Roadblocks prove to be an obstacle for businesses in downtown Champaign

A part of Neil Street remains closed after a building caught fire and burnt down a couple of months ago, causing the city to create a detour around the wreckage. Erica Magda


A part of Neil Street remains closed after a building caught fire and burnt down a couple of months ago, causing the city to create a detour around the wreckage. Erica Magda

By Erik Allgood

While local business owners in downtown Champaign are already facing a recession, cold weather and students that are just getting back in town from a long break – they are also facing one more obstacle to making a profit – actual physical barriers.

On Nov. 7, a fire severely damaged the Metropolitan Building, 215 N. Neil St. The streets on either side of the building, Neil and Main, were blocked off because of the risk of a collapse.

The roadblocks have now been in place for almost three months and have taken their toll on businesses in the area, said Garry Bowman, building safety supervisor for the city of Champaign.

“We’re doing about a third of the business that we usually do,” said Amanda Oppenheim, assistant manager of Pekara Bakery, 116 N. Neil St. “We also used to be open until nine each evening, and now, we are closing at three.”

Craig Rost, Champaign’s deputy city manager for development, said there is definitely a connection between the roadblocks and the struggles of businesses.

Get The Daily Illini in your inbox!

  • Catch the latest on University of Illinois news, sports, and more. Delivered every weekday.
  • Stay up to date on all things Illini sports. Delivered every Monday.
This site is protected by reCAPTCHA and the Google Privacy Policy and Terms of Service apply.
Thank you for subscribing!

“We don’t know if it is just the closing off of the street or if it was also the students being gone, the bad economy and the weather,” Rost said. “Businesses have said that they have seen a reduction in traffic but there is by no means an apparent relationship.”

Oppenheim said that Pekara had been suffering through the bad economy but was able to manage before the roadblocks were set up.

Once the building is demolished, there will be no risk of it collapsing onto the streets, and the roadblocks can be removed, Bowman said.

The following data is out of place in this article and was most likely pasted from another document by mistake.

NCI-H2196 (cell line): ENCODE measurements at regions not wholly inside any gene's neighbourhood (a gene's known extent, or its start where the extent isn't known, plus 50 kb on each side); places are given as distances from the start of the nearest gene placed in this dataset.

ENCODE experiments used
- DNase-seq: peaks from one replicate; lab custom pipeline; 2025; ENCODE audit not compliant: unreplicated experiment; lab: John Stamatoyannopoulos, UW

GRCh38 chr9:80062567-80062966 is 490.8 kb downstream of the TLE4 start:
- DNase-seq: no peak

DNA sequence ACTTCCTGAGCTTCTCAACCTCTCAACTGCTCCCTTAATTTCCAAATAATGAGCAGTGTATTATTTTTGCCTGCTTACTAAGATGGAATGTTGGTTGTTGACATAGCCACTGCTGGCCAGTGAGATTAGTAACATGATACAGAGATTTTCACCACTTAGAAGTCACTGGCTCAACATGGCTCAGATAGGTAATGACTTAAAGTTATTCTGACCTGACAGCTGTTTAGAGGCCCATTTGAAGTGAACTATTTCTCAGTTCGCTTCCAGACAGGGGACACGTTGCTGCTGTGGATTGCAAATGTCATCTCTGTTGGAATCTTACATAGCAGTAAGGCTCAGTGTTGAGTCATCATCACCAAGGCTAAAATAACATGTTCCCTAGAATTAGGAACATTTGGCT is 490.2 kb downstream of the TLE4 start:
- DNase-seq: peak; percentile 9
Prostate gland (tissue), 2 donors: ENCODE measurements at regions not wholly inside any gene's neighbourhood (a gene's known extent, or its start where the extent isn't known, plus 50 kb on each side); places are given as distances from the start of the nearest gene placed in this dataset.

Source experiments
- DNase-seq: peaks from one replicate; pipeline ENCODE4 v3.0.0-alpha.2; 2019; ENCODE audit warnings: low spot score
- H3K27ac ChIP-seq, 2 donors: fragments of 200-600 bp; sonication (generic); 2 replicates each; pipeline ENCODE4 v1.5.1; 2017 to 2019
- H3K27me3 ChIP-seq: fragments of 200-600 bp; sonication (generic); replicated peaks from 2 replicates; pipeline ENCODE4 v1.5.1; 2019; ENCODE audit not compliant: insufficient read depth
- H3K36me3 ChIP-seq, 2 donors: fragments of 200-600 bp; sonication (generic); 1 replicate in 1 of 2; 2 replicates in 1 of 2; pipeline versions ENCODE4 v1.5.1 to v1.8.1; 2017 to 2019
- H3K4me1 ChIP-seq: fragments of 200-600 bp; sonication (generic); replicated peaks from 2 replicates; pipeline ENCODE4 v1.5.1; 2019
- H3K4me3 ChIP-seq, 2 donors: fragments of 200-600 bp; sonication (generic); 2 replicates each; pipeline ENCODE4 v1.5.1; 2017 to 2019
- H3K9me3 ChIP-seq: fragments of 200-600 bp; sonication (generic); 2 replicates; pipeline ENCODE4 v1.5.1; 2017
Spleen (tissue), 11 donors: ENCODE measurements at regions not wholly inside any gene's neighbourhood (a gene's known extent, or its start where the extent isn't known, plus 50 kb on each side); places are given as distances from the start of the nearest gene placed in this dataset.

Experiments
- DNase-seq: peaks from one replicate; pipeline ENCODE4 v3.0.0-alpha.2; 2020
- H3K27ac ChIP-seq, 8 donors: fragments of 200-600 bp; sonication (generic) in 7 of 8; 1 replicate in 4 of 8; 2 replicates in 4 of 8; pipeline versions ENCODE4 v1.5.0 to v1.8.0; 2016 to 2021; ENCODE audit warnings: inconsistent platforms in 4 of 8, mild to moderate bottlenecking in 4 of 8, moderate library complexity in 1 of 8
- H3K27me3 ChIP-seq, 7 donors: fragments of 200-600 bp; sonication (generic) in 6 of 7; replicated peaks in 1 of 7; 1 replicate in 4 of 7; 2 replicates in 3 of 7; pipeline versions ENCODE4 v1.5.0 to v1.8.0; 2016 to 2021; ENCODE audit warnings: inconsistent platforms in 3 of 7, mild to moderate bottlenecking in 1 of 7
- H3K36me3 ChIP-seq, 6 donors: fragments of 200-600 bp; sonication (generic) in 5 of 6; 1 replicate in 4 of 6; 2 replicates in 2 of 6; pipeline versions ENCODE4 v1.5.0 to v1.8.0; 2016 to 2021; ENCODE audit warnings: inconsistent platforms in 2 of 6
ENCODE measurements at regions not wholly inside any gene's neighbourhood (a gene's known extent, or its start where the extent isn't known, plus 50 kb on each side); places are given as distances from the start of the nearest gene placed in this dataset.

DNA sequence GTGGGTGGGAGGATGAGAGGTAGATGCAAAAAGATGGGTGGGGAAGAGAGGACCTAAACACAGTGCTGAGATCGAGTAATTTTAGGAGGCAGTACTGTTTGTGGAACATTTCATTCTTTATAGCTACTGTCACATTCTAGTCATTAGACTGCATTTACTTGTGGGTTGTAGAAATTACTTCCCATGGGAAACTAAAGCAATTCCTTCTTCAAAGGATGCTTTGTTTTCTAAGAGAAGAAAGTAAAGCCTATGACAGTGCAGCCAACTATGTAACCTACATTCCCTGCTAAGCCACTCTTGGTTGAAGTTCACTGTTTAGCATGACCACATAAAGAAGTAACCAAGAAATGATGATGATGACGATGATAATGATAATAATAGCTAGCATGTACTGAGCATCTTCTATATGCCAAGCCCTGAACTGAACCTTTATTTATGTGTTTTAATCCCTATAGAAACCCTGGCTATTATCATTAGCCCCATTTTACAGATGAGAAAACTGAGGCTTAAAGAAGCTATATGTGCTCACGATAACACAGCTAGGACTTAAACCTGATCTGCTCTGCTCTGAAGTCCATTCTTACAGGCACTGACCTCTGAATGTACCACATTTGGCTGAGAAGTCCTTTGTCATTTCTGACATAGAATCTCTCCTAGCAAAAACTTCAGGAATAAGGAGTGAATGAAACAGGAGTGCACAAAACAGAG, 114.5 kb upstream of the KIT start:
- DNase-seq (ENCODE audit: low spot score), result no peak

The Metropolitan Building was not the only building damaged in the fire. About 15 insurance companies represent all the businesses that were affected. Guy Hall, a lawyer for Dobbins, Fraker, Tennant, Joy & Perlstein, and co-owner of the building, said that demolition has been delayed because of disputed insurance claims between these various companies and the owners.

“It’s sort of a spider web of things going on,” Hall said. “It’s hard to know what the potential damages of the fire are. Maybe only a few can be reimbursed but these disputes still have to be settled. Everybody has a different coverage.”

Rost said that the city petitioned and has been allowed to start demolition and reopen the street. Last week minor demolition was done for a cause and effect study to determine the origins of the fire. Major demolition is slated to begin Monday and continue throughout the week.

Hall said that he and the other owners have no plans for the property after the demolition at this point.

“To be honest we don’t know what to do yet,” Hall said. “Right now, we are trying to work on the situation at hand, which is getting the building demolished.”

Bowman said the location is a prime site for development and will probably not remain empty for long, but he is uncertain because of the recession.

Until demolition occurs and the roadblocks come down, Pekara is dealing with the reduction in total sales by making retention of employees a priority.

“Although we’ve reduced everybody’s hours we’ve tried very hard to preserve everybody’s job,” Oppenheim said.